The U.S. Department of Defense calls climate change a threat multiplier, but for some countries it is an imminent and existential threat. Small Island Developing States (SIDS) are particularly at risk, facing the possibility of their nations literally go under in the next few decades. Join us as we discuss who’s to blame, the future for these nations and their citizens, and what can be done.
One of the many stories that go untold in conflict zones is the fate of zoos and their animals. There are concerns for the animals’ safety as well as for humans if predatory animals escape. In this episode, we explore just a few examples of efforts to safeguard zoos during war. Read More
As the world turns its focus toward nuclear proliferation issues in North Korea and Iran, the international community faces another critical threat: the loss or theft of nuclear materials. This episode explores security risks of lost or stolen nuclear materials, provides case studies to illustrate the threat, and details how countries are addressing this problem. Read More
North Korea is notoriously isolated, but Daniel Wertz explains that the Hermit Kingdom in fact welcomes tourism – or at least tourist dollars. In this episode, our guest helps us understand what tourism looks like in North Korea and discusses the moral questions regarding tourism to the country.
Nearly 70% of the world’s cocoa comes from western Africa, in countries such as Ghana and the Ivory Coast. In order to fill the global demand for chocolate, thousands of small cocoa farms often rely on slavery and child labor. Children ranging in ages from 5-16 are sent by their families with promises of education or additional income for a few months work, but often remain on cocoa farms through adulthood while being subjected to dangerous work environments. Cocoa farms, and sometimes even countries, are incentivized to use the cheapest possible means of labor in order to keep the price of cocoa globally competitive. Listen to this week’s episode for a discussion on the incentives driving these human rights abuses and why a boycott might be counterproductive.
Managing national debt is a significant issue that every country in the world must face. While media outlets often report on national debt with forecasts of doom and gloom, it is important to understand that national debt is very complex, and the effects of which, both good and bad, are numerous and far-reaching.
What is national debt?
National debt can be described and measured in several different ways. One simple explanation is that national debt is the amount of public and intragovernmental debt a government owes. A government can owe debt to different parties, including foreign governments and investors, intragovernmental holdings (which is essentially debt that a government owes to itself), and its own citizens. National deficit is a term frequently coupled with national debt, which occurs whenever a government spends more than it earns in a given year. The national debt is the aggregate of national deficits from year to year.National debt is most frequently measured as a ratio of the country’s total debt compared to its Gross Domestic Product (GDP). As of January 2018, the national debt of the United States was 108% of its GDP. Theoretically, if the United States were to spend every cent of revenue on its debt, the amount of money the United States earned would not satisfy the total owed. Other countries, such as Japan, have a debt-to-GDP ratio of up to 250%. While these figures appear overwhelming, a country’s capacity to manage its debt is more important than the actual total amount owed. Whenever a government cannot properly manage its debt, the country defaults.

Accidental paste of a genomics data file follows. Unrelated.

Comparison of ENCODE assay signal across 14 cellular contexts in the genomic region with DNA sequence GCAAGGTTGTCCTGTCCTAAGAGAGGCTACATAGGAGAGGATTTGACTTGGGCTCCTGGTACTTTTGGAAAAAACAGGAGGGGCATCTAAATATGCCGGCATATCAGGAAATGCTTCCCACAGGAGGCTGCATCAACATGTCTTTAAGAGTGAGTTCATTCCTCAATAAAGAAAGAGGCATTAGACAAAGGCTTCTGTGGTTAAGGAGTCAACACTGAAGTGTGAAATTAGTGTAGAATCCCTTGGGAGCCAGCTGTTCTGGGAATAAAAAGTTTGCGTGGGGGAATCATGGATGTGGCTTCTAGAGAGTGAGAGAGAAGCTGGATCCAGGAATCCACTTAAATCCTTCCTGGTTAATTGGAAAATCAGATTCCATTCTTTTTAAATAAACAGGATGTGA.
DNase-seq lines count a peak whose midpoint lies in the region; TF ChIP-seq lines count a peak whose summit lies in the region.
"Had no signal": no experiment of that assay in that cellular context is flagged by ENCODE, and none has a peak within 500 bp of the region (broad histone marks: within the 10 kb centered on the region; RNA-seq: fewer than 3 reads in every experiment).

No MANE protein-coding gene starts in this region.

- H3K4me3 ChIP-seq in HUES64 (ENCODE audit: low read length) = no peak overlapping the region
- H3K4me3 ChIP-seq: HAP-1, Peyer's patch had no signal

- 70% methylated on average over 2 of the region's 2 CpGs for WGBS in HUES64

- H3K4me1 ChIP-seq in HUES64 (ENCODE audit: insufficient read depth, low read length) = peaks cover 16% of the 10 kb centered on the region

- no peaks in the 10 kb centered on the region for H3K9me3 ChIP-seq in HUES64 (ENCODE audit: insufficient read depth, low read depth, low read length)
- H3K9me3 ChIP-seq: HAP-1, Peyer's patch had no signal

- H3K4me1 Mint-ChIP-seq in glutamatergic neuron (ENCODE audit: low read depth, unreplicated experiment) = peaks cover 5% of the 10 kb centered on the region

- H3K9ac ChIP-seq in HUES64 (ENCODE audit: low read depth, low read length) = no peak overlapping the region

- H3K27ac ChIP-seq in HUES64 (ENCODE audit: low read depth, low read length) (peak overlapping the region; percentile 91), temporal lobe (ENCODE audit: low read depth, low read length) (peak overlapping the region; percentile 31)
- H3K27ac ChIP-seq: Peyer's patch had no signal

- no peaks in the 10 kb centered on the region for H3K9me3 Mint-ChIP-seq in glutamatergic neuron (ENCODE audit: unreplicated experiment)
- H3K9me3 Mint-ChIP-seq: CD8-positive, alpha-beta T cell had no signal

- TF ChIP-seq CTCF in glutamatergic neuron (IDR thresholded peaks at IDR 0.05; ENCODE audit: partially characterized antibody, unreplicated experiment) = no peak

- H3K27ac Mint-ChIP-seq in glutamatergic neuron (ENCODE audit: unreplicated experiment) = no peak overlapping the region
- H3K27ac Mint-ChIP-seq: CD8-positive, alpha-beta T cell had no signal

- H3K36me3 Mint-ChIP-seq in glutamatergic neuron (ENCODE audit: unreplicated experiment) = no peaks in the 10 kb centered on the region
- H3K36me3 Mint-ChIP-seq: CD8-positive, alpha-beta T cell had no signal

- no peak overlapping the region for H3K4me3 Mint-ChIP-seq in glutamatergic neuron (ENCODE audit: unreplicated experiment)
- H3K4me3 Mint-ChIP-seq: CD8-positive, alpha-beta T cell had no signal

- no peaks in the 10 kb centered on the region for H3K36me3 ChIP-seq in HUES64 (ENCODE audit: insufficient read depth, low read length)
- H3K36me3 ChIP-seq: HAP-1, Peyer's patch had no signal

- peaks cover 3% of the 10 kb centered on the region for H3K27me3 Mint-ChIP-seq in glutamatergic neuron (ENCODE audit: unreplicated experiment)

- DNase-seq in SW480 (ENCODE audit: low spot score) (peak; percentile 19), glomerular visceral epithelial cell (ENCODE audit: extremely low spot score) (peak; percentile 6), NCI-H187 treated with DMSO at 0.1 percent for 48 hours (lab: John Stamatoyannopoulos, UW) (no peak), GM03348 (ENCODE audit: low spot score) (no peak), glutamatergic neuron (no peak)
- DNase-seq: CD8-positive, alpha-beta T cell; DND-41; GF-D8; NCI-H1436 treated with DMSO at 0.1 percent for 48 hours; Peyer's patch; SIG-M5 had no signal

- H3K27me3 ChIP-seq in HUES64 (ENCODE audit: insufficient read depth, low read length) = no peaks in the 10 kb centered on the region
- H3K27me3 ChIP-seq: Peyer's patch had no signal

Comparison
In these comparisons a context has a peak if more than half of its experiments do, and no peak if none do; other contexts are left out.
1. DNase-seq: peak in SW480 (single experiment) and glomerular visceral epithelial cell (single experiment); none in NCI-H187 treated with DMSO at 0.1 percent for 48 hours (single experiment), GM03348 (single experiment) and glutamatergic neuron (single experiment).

Is national debt bad?
While debt can sometimes be bad, the ability to accumulate debt (or raising money) is quite helpful. A government uses its borrowed money to provide services to its citizens, such as building infrastructure or for national defense during times of war. Government spending is often funneled to the private sector, which can lead to private surpluses. Individual citizens owning government debt also provides an outlet for safe, guaranteed investments for these individuals.National debt is bad whenever a country defaults. Defaulting means that a government is no longer able to manage its debt, or pay back investors. This often results in capital flight, or the loss of confidence by investors. Individual citizens or the private sector are also less willing to spend money, which can result in less economic growth.A government can pay off its national debt in a variety of ways, including austerity measures that entail significant decreases in government spending, through manipulating its currency to make its exports cheaper, or through the nationalization of industries such as oil and gas.
Case studies in national debt
Every country must manage its debt differently, and every country’s national debt can affect the world differently. The United States has paid off its debt only once in its history, which led to a short term government surplus, but a longer term recession. Iceland successfully navigated a debt crisis by manipulating its currency and allowing its private banks to fail. Other countries, like Greece, are not able to manipulate their currencies due to being tied to the Eurozone. Finally, governments in countries such as Venezuela have lost the confidence of any foreign investors, making it extremely difficult to earn any kind of foreign revenue.